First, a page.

Derry men reflect back on Republic of Ireland's legendary USA '94 World Cup heroics 26 years on!

Four years after a heroic display at the 1990 FIFA World Cup, Jack Charlton and his Republic of Ireland team were back on the world stage at USA ’94.

The disappointment of missing out on EURO ’92 had been forgotten as The Boys in Green followed the path of many Irish men and women with a trip across the Atlantic Ocean.

Among the thousands of Irish fans following that path were 57 members of the Derry Republic of Ireland Soccer Supporters Club Derry City (ROISSCDC).

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Chairman at the time Michael Doherty, along with the late Paddy McCauley, current Secretary Jim Barr and Treasurer Gerard McMonagle, had helped set up the group in 1992 with the club raffling off tickets for £5 to fund a two-week trip to America and a ticket to each group game.

“We sold 20,000 tickets,” Doherty told the FAI website. “The demand for the raffle tickets was quite incredible. There were a lot of people who missed out on going to Italia ’90 who wanted to make sure they were involved this time.

“We had everything booked. The tickets, the flights, the hotels, but you couldn’t make it up, we had to play Northern Ireland at Windsor Park and get a result to ensure Ireland was going.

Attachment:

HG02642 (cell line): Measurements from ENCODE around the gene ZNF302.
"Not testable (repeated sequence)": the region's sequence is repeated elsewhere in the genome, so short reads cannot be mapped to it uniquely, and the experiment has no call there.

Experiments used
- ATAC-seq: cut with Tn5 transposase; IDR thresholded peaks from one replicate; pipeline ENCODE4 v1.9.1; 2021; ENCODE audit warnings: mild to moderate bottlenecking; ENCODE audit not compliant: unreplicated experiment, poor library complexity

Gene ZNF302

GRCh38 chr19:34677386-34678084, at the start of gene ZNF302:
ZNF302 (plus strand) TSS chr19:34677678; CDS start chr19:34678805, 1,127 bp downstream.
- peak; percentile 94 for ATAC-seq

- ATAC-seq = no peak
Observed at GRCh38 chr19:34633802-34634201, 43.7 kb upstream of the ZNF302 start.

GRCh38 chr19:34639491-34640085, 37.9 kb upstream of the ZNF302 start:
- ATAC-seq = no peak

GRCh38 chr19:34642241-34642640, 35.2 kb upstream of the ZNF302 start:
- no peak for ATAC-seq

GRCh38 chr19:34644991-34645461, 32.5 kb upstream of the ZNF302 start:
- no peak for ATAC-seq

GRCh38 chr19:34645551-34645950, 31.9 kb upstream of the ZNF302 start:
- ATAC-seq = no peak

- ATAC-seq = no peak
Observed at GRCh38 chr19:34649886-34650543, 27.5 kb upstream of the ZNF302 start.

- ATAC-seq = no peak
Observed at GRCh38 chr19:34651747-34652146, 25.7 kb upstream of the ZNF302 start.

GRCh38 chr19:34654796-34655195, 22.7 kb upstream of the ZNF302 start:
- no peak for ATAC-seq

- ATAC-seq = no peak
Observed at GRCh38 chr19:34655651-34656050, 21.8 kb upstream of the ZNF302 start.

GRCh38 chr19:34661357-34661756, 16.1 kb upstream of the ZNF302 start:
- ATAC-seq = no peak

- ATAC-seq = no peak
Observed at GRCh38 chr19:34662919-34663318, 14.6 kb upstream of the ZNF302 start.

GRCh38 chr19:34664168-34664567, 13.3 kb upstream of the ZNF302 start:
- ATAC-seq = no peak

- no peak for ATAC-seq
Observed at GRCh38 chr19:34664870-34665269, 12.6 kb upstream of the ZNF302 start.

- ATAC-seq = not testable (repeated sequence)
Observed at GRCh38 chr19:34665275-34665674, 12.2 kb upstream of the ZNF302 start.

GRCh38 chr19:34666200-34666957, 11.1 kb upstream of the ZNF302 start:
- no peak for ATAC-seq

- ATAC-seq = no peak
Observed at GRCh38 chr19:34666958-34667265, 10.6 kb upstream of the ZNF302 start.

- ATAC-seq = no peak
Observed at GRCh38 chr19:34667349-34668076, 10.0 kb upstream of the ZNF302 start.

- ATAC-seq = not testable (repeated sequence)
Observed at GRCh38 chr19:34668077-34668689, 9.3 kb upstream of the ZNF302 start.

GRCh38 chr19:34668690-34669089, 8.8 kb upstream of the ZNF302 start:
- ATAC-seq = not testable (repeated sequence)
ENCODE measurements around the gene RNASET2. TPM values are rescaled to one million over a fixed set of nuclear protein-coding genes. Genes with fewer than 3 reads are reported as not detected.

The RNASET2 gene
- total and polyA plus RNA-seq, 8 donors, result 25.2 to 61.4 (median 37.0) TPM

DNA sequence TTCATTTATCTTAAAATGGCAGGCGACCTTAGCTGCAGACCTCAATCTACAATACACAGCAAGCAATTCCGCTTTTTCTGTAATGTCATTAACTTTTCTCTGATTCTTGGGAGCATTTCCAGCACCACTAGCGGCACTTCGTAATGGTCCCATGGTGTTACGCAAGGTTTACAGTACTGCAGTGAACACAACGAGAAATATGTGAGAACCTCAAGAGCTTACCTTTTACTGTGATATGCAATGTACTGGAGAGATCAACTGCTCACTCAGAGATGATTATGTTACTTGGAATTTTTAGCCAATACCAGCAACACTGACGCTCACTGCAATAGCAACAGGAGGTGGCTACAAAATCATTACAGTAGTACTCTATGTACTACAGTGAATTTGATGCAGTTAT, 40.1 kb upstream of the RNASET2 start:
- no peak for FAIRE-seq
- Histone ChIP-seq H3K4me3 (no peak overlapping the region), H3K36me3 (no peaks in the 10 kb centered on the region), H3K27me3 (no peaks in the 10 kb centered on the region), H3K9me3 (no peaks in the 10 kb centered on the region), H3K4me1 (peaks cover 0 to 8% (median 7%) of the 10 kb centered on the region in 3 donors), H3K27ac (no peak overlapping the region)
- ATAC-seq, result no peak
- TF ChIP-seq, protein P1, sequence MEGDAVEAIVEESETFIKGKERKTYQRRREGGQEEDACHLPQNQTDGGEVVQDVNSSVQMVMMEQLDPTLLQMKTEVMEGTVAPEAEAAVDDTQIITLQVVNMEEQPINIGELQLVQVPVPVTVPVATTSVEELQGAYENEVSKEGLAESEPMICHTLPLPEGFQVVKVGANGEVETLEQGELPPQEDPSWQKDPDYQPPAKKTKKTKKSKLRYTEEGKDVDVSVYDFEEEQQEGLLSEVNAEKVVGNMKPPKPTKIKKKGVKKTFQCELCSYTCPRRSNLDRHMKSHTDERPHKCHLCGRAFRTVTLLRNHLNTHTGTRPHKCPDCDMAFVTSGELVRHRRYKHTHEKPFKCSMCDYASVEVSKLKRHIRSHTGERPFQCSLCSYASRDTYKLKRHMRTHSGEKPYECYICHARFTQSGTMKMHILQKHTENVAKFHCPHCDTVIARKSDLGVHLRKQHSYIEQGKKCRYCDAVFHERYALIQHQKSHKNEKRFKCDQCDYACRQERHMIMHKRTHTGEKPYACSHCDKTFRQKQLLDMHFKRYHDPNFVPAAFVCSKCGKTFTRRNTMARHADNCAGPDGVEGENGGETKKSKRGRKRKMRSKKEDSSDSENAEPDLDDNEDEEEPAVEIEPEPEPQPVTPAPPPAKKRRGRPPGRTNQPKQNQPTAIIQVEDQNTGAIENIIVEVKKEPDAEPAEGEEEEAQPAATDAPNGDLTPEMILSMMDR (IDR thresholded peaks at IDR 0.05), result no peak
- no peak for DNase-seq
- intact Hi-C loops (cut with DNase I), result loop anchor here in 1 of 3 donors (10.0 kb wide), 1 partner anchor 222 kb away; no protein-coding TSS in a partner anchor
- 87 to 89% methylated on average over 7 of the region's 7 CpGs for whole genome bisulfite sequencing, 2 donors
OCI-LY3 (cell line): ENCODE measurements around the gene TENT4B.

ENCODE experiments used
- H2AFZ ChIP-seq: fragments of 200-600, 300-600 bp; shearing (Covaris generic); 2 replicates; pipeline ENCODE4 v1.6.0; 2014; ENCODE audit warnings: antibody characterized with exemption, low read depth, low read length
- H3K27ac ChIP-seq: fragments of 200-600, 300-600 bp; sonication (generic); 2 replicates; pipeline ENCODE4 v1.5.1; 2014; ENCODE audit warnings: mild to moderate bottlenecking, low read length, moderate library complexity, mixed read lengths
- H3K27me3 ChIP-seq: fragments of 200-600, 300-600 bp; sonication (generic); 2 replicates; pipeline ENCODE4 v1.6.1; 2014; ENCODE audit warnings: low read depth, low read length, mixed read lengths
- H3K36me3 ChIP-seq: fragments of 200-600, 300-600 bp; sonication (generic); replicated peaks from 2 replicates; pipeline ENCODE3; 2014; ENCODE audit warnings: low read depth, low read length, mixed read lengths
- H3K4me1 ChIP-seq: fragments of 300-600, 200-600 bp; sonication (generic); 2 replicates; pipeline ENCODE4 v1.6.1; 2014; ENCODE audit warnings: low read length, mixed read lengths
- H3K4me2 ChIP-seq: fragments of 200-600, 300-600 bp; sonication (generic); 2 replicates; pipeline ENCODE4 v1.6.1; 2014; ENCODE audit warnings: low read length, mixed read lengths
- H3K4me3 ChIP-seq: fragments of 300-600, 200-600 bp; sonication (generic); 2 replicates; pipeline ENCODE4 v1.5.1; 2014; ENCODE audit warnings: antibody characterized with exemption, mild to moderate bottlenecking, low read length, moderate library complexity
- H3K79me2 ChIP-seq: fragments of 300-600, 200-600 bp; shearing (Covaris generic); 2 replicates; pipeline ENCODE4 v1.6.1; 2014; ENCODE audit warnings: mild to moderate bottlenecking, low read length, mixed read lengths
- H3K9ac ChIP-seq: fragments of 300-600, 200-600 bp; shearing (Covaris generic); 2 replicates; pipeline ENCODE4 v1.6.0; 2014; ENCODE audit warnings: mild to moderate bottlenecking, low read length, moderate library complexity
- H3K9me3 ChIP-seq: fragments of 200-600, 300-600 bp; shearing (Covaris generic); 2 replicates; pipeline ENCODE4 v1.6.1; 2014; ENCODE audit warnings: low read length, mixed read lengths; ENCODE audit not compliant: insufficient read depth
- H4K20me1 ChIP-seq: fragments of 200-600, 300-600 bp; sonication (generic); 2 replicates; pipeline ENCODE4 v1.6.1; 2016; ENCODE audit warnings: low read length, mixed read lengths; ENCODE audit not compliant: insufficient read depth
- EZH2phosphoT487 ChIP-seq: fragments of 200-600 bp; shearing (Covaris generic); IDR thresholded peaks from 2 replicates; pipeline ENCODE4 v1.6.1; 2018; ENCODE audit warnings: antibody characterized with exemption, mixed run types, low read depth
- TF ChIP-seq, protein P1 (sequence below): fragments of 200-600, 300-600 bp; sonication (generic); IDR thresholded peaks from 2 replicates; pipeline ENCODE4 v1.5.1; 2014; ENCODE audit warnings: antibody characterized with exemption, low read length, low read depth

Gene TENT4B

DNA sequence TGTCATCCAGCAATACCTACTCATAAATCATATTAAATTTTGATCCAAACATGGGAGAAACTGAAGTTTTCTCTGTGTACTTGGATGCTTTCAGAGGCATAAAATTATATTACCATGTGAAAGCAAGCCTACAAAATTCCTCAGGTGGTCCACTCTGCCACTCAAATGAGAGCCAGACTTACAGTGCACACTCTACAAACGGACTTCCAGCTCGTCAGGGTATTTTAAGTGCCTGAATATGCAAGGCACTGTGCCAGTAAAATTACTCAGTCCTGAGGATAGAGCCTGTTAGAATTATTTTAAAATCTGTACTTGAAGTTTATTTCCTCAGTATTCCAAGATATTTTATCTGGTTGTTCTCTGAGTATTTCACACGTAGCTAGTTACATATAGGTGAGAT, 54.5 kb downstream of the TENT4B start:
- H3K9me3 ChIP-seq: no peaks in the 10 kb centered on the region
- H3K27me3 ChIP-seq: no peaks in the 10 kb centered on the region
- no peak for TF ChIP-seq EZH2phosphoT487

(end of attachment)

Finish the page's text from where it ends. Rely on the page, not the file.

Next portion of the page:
I’m not sure what would have happened if Alan McLoughlin hadn’t scored that goal.”

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Their first stop in the USA would be New Jersey as Ireland went head-to-head with the nation that had dumped them out of their last World Cup campaign – Italy.

Richard McKinney, former club Secretary, said: “You wouldn’t have known there was a World Cup on.

“There wasn’t much signage and the American people weren’t talking about the World Cup. When we got to the stadium I was expecting there to be more Italians than Irish, especially with it being in New Jersey, but the Italians must have sold their tickets to the Irish fans because it was green, white and orange everywhere.”

Twelve minutes into the opening match and Ray Houghton, a man who had written himself into Irish folklore six years previously with a goal against England at EURO ‘88, took a speculative shot from 30 yards out.

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McKinney said: “We were sitting up at the very back behind that net and I remember seeing the Italian goalkeeper Gianluca Pagliuca off his line and as Houghton hit the shot It nestled in the net and the place erupted. People fell on top us and we fell on top of people in the row in front. It was madness.”

That would be the only goal of the game but once more it was a Houghton winner in a 1-0 victory that would end up being the stuff of legend.

But on this occasion, it wasn’t the only moment from the game that would be spoken about for years after. The performance of Paul McGrath drew widespread praise and only served to solidify his reputation as a quality defender.

Jim Barr, chairman of Derry RISSC, said: “McGrath was exceptional that day. He read the game so well. He was the best the defender on a pitch with Franco Baresi and Paolo Maldini. That tells you just how well he played.”